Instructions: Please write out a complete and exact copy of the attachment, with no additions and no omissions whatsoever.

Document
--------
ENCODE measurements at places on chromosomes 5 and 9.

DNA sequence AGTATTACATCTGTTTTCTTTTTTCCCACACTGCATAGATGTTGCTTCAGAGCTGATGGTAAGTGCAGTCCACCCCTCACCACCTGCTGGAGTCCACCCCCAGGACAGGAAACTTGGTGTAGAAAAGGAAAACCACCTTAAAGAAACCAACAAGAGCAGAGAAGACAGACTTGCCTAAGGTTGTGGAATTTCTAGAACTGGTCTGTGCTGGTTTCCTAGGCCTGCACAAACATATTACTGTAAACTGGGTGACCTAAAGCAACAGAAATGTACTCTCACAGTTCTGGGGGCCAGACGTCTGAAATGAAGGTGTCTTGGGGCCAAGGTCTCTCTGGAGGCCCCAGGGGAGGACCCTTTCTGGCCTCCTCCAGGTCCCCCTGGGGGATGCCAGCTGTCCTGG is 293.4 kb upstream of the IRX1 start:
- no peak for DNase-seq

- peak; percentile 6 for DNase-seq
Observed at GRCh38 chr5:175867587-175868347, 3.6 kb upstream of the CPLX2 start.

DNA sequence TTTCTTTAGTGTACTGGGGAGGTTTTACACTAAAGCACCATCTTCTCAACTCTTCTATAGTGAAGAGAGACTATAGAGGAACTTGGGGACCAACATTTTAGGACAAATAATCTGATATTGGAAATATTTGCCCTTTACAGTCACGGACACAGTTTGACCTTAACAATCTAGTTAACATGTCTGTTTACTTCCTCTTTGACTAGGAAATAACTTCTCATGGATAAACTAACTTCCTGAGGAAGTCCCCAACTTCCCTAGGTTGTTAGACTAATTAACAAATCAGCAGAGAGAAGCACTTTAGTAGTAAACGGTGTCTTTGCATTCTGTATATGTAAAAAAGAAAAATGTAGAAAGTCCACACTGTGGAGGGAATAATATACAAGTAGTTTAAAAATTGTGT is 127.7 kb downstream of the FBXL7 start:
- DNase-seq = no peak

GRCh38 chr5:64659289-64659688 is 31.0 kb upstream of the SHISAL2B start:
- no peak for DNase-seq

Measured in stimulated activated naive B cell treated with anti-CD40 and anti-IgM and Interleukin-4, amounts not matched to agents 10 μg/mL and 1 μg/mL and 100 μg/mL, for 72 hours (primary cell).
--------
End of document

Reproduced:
ENCODE measurements at places on chromosomes 5 and 9.

DNA sequence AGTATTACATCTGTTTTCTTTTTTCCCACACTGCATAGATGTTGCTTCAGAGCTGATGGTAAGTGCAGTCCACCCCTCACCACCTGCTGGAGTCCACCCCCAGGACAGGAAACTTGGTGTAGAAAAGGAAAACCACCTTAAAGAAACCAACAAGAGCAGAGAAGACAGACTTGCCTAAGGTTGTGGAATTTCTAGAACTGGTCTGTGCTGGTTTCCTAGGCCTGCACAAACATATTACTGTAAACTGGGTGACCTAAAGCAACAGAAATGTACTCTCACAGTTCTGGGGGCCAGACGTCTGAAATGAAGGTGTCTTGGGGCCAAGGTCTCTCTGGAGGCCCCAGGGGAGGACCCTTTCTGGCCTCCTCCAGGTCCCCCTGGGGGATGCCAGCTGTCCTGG is 293.4 kb upstream of the IRX1 start:
- no peak for DNase-seq

- peak; percentile 6 for DNase-seq
Observed at GRCh38 chr5:175867587-175868347, 3.6 kb upstream of the CPLX2 start.

DNA sequence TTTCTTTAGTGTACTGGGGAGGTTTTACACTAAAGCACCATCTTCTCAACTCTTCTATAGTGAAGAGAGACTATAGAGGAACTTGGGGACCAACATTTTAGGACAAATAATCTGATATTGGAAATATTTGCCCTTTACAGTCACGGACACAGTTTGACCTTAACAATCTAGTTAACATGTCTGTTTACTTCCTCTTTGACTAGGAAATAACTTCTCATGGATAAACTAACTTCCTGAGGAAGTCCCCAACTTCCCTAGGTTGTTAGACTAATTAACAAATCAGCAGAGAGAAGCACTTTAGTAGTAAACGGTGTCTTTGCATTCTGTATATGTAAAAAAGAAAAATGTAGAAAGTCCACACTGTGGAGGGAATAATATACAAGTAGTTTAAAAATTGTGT is 127.7 kb downstream of the FBXL7 start:
- DNase-seq = no peak

GRCh38 chr5:64659289-64659688 is 31.0 kb upstream of the SHISAL2B start:
- no peak for DNase-seq

Measured in stimulated activated naive B cell treated with anti-CD40 and anti-IgM and Interleukin-4, amounts not matched to agents 10 μg/mL and 1 μg/mL and 100 μg/mL, for 72 hours (primary cell).